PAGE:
1 year old tantrums and moodiness, am I a bad mum?(9 Posts)
First time mum here.
My DS is 1 and he has recently started doing this really annoying thing I'll have to give an example so it makes sense: when you tell him to be 'careful' because e.g. he is being a bit reckless with something or (his favourite) he strokes my face and then suddenly pulls my hair really hard or pinches (he drew blood today) he instantly wants to do it even harder and does this frustrated 'scream' and tries to go for it again and as I stop him doing what he's doing he screams and starts crying and arching his back and trying to get back onto the floor if I pick him up. And once he's back on the floor he lays there and cries but sounds really upset as opposed to angry, (he usually gets over it really quickly and I can usually pick him up at the second try). He's fine a minute later. I just don't know where this is coming from...
Today after the umpteenth time I just let him lay there on the carpet as I sat down next to him and waited for him to get over it, I just felt completely detached as I felt a bit of blood on my nose.
Am I a bad mum for not comforting him? I felt bad after and I did give him the attention once he calmed down but did he need it from me when he was crying?
He's only recently developed this behaviour and I don't know if it's completely normal or not. AIBU and just over worrying?
What kind of one is he? Newly one or the back end?
Not that it matters that much, they're all hardcore until 4.
That sounds really tough, my one year old is also <ahem> strong willed. Me being upset seems to escalate the situation - either he starts laughing or screaming more, I'm not sure which is worse to be honest. I've been trying distraction as I figure he's too young to really understand what's going on.
Just wanted to say I don't think you're a bad mum at all, hopefully someone more experienced will have more suggestions for you
gamerchick he turned one about 2 months ago.
Distraction doesn't really do anything for him. Recently most of the time he has started hating getting put into his high chair and today had a full meltdown as he got strapped in for his lunch.
I just feel bad as I'm alone with him most of the time and sometimes I just feel completely detached when he gets like this and as I said at the beginning sometimes just ignore him until he calms down. (I stay by him but I don't do anything)
But then I feel worried that I might be harming him long term by doing that...and I also worry that I shouldn't be feeling like that.
I'm not an expert or anything but I would say he's just finding that the things he does can have an effect and he's trying different things out?
When he pulls your hair he doesn't know it hurts, but the reaction he gets is probably interesting to a 1 year old. He gets a different expression from you than the one he gets when you're giving him a bath, and if things don't happen the way he thinks they should (ie you stop him investigating what happens when he pulls your hair) he must get frustrated but as he can't talk yet throwing a wobbly is the only way he can say it.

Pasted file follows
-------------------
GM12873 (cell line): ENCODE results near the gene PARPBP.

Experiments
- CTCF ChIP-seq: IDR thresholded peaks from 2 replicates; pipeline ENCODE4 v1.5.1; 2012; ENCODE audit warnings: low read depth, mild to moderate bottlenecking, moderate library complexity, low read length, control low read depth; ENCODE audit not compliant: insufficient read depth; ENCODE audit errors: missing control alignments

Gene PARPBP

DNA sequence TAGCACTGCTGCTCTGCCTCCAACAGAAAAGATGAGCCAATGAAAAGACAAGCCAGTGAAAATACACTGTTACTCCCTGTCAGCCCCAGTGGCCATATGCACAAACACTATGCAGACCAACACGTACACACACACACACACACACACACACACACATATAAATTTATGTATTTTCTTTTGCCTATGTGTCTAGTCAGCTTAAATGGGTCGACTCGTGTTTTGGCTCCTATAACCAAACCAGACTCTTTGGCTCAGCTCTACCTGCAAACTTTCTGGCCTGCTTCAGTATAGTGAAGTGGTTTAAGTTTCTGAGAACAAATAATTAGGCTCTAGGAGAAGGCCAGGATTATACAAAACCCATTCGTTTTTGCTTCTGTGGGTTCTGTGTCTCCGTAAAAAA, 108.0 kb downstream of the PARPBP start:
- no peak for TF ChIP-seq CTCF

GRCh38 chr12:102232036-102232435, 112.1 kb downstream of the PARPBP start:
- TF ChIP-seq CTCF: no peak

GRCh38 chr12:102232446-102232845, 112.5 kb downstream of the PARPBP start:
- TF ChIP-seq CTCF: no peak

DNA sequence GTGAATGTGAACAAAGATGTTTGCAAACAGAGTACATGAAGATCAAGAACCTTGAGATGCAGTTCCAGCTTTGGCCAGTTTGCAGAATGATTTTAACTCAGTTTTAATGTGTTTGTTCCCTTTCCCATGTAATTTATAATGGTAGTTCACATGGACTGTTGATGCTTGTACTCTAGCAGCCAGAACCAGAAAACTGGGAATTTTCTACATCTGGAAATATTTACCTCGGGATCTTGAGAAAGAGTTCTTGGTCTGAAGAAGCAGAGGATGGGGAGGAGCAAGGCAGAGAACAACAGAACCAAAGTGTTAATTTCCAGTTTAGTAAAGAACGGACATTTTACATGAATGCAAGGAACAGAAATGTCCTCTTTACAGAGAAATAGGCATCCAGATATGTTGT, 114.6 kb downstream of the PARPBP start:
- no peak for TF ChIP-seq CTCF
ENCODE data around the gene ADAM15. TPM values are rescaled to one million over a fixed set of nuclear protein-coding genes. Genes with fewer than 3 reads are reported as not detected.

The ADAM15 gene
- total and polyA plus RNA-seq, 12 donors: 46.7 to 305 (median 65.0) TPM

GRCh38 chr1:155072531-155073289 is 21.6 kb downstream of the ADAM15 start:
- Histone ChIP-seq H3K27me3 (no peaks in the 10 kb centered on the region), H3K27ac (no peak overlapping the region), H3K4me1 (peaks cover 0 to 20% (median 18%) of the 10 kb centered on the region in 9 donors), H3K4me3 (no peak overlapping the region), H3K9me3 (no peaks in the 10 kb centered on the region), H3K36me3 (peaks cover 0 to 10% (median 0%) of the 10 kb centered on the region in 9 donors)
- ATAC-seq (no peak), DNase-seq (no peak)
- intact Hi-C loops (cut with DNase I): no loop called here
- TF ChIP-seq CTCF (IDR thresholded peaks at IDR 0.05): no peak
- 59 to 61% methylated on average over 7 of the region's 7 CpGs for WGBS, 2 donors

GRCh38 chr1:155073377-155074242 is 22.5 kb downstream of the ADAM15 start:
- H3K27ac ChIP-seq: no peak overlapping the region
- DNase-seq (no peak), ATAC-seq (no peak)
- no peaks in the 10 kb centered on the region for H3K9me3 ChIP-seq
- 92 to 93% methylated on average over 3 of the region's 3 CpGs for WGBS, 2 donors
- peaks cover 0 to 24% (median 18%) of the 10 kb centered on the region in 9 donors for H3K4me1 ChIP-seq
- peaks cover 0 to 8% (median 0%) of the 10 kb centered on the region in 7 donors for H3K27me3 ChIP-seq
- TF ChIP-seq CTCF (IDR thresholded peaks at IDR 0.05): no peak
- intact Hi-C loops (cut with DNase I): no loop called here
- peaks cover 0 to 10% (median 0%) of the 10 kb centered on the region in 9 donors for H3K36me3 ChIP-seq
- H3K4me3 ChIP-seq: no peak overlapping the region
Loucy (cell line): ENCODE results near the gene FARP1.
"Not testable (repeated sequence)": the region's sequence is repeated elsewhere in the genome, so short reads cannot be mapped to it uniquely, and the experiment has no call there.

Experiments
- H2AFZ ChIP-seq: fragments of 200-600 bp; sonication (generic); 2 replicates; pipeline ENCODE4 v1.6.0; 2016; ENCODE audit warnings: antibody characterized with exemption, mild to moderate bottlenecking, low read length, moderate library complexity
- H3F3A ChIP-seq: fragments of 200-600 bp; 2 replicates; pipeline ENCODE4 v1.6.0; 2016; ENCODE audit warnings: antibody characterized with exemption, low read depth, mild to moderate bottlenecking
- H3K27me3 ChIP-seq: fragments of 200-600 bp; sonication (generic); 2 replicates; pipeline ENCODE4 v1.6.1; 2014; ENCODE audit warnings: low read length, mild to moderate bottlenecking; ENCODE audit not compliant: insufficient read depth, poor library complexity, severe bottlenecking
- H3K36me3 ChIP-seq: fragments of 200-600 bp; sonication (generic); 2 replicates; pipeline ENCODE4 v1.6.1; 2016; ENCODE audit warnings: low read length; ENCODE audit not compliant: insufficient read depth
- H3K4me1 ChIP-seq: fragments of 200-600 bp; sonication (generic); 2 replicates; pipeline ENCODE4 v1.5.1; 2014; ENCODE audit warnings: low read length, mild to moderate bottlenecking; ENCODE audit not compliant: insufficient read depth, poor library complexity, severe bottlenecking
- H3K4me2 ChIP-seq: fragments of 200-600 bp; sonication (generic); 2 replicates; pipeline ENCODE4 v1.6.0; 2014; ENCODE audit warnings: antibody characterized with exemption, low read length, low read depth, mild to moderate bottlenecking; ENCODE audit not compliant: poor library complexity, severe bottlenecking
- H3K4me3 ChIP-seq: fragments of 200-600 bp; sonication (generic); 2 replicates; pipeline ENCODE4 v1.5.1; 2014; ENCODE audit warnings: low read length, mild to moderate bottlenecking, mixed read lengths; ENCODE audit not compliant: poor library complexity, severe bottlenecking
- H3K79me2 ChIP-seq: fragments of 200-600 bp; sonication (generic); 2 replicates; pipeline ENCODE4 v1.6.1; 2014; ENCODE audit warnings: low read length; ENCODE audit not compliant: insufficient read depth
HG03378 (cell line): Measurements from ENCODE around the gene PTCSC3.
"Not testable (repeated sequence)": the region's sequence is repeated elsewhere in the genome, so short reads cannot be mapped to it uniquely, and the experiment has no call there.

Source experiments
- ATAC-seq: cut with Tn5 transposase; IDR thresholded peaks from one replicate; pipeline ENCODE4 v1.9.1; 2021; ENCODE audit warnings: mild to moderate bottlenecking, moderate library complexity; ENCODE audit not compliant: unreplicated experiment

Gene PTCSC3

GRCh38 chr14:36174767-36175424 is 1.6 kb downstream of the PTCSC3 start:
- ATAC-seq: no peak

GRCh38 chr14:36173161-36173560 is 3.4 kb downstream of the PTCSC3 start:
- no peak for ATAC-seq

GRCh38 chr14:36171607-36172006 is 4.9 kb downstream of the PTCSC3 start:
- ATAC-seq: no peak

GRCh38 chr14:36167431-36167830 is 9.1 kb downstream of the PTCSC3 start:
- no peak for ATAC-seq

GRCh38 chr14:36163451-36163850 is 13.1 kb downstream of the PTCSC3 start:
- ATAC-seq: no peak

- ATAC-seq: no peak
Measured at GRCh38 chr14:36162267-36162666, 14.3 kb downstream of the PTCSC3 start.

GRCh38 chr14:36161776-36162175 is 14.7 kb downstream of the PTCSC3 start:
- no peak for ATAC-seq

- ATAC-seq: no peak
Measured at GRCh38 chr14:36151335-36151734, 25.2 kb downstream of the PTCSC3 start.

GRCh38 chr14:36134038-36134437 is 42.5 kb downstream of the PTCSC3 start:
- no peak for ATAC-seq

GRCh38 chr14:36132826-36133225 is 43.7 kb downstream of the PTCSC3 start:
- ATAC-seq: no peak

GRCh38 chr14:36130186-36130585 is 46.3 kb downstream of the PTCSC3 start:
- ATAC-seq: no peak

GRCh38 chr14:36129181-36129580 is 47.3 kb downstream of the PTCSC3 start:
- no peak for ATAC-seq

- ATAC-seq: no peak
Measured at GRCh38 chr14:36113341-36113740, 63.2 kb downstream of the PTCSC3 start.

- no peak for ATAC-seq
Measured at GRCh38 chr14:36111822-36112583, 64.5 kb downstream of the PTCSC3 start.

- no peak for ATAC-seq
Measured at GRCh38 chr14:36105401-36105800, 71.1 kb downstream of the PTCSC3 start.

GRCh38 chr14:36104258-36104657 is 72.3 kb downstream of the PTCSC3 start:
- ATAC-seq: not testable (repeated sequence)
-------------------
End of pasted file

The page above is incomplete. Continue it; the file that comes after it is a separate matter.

I wouldn't think you're doing any long term damage and I'd ignore any tantruming too, as well as giving a yelp and a 'no' before moving him away from your hair etc so he can start cottoning on that it hurts to do that.
I found it was actually good to be a little bit detached when they're playing up because then you don't take it to heart or let it get to you too much because they don't mean the things they do in the same way as an older child/adult. When you're with them 24/7 you can get a bit bogged down with it all so it's good to take a step back sometimes.
What you describe sounds totally normal IMO and your responses do too
It sounds normal for a only just turned one age child.
You both sound normal to me! Dd started tantruming when thwarted or told 'no' at that age. She's now 21 months and still responds that way. I found interacting with her mid-tantrum just ramped things up so now I just sit impassively nearby until she's a bit calmer then offer a cuddle and empathy/vocalisation (you're angry because you wanted to playing with the door but you're not allowed to play with doors).
When my DCs used to pull the tantrum/hurt mum card after being told no or whatever, I used to turn away from them and start basically making a point of ignoring them. Then once they'd calmed, I'd fully engage with them again. It seemed to cut whole song and dance in half. My rules are: reason, distract, ignore in that order. And once it's over, it's forgotten immediately. Works well with my ASD DCs, better with DS1 who doesn't have it.
Join the discussion
Registering is free, easy, and means you can join in the discussion, get discounts, win prizes and lots more.Register now
Already registered with Mumsnet? Log in to leave your comment or alternatively, sign in with Facebook or Google.
Please login first.